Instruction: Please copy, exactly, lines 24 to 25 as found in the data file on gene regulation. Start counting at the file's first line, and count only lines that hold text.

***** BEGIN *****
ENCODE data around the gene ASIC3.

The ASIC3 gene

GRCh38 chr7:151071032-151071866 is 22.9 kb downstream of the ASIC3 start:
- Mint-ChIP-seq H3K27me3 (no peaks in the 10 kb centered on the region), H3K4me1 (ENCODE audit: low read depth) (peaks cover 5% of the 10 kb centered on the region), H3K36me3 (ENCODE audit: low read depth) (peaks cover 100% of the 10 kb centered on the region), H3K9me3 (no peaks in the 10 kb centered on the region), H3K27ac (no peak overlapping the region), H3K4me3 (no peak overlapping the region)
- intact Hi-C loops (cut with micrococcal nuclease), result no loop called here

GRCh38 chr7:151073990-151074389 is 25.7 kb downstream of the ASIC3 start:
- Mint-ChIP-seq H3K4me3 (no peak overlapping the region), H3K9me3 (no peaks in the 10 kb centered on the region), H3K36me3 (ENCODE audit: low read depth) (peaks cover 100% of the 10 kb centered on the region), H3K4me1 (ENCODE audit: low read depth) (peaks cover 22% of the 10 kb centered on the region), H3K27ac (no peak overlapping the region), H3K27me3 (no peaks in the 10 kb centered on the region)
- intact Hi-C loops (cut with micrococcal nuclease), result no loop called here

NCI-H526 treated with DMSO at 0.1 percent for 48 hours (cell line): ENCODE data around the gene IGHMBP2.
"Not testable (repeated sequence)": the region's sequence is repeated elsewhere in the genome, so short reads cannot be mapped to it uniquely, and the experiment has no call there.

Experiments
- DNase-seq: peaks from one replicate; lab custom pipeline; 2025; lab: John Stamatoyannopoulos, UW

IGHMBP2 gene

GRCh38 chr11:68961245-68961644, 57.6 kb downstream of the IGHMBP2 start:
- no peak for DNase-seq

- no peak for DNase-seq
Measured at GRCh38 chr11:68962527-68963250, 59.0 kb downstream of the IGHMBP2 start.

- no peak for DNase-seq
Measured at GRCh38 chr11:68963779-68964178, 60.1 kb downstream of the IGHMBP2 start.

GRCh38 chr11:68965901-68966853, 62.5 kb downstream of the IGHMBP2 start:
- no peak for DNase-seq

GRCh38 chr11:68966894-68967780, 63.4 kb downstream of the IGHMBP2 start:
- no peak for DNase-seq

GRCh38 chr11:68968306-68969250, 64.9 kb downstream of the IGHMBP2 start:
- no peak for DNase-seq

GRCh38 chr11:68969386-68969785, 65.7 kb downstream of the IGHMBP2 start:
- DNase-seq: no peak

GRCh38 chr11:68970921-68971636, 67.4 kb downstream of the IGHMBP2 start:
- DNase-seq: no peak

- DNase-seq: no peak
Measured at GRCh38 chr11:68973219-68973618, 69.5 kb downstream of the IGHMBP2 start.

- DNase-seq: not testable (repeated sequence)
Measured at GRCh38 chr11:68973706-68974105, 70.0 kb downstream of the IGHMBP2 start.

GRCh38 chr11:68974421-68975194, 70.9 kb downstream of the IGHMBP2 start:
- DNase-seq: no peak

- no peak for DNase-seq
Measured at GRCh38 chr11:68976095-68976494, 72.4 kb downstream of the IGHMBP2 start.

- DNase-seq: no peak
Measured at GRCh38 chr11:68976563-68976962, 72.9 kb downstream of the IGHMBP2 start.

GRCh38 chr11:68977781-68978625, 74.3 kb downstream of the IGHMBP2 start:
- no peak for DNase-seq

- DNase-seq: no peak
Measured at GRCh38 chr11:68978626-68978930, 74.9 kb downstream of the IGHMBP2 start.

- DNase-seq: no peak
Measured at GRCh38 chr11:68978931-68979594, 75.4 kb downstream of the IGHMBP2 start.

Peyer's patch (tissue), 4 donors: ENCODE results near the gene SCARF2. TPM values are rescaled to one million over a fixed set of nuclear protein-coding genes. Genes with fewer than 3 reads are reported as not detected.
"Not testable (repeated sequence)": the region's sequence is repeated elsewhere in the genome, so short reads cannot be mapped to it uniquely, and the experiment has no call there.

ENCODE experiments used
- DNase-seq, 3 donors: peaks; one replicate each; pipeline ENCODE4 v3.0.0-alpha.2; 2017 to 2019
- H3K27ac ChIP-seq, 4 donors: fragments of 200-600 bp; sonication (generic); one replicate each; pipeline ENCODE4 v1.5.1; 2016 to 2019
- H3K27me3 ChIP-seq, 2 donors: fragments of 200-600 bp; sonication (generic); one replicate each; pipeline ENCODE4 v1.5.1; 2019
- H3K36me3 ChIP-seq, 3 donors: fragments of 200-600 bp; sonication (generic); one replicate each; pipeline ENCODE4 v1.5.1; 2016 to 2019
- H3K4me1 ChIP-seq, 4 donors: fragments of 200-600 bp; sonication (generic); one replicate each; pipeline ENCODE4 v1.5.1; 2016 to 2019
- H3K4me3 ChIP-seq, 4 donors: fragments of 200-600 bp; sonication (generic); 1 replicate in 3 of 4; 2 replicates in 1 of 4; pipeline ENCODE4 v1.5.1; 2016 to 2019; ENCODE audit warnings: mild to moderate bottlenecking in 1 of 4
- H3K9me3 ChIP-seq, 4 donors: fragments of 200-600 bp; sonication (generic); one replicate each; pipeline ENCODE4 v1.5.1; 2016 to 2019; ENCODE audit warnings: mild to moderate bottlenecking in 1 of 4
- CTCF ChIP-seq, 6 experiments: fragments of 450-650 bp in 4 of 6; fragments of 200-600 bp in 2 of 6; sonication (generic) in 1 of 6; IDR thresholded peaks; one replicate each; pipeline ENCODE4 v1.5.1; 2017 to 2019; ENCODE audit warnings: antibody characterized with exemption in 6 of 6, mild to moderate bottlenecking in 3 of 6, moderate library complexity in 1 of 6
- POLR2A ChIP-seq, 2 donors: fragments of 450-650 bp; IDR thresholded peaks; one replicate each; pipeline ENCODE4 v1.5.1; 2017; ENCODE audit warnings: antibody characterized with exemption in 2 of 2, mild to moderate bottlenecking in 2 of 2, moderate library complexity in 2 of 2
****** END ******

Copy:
GRCh38 chr11:68968306-68969250, 64.9 kb downstream of the IGHMBP2 start:
- no peak for DNase-seq